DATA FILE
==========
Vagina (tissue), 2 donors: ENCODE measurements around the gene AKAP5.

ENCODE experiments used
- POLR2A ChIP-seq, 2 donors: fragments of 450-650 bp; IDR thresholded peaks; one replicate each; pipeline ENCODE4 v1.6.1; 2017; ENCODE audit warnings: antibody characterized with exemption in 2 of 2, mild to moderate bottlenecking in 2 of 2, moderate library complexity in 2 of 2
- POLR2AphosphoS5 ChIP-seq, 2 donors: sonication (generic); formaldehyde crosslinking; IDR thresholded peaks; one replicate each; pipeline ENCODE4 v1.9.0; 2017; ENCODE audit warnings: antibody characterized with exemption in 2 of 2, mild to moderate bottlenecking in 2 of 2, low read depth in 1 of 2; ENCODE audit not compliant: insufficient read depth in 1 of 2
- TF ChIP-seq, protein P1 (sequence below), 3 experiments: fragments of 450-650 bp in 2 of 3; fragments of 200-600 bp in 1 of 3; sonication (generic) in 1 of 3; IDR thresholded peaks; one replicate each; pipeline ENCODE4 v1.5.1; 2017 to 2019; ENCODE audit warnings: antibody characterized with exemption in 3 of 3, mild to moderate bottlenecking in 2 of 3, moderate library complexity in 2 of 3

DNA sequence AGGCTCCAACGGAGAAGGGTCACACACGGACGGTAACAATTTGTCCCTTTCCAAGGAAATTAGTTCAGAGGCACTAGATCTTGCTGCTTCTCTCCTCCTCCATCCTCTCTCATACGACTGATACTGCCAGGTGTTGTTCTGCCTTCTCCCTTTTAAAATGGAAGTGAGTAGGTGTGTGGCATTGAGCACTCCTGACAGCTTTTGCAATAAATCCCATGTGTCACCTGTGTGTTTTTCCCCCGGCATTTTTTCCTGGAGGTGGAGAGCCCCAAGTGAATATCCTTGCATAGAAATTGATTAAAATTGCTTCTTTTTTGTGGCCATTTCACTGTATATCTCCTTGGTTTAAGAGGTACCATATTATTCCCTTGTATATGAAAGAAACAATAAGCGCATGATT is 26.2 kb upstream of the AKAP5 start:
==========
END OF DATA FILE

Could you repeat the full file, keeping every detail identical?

Vagina (tissue), 2 donors: ENCODE measurements around the gene AKAP5.

ENCODE experiments used
- POLR2A ChIP-seq, 2 donors: fragments of 450-650 bp; IDR thresholded peaks; one replicate each; pipeline ENCODE4 v1.6.1; 2017; ENCODE audit warnings: antibody characterized with exemption in 2 of 2, mild to moderate bottlenecking in 2 of 2, moderate library complexity in 2 of 2
- POLR2AphosphoS5 ChIP-seq, 2 donors: sonication (generic); formaldehyde crosslinking; IDR thresholded peaks; one replicate each; pipeline ENCODE4 v1.9.0; 2017; ENCODE audit warnings: antibody characterized with exemption in 2 of 2, mild to moderate bottlenecking in 2 of 2, low read depth in 1 of 2; ENCODE audit not compliant: insufficient read depth in 1 of 2
- TF ChIP-seq, protein P1 (sequence below), 3 experiments: fragments of 450-650 bp in 2 of 3; fragments of 200-600 bp in 1 of 3; sonication (generic) in 1 of 3; IDR thresholded peaks; one replicate each; pipeline ENCODE4 v1.5.1; 2017 to 2019; ENCODE audit warnings: antibody characterized with exemption in 3 of 3, mild to moderate bottlenecking in 2 of 3, moderate library complexity in 2 of 3

DNA sequence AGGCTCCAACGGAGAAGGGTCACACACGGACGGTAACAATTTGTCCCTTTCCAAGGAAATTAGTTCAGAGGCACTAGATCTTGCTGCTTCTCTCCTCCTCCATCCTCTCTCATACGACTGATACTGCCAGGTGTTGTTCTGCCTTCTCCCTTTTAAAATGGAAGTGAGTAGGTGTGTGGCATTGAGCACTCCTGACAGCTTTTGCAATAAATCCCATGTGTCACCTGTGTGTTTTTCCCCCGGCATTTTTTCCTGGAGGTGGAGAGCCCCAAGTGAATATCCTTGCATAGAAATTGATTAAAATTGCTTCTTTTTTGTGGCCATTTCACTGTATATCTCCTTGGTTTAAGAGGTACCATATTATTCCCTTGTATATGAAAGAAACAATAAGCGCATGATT is 26.2 kb upstream of the AKAP5 start: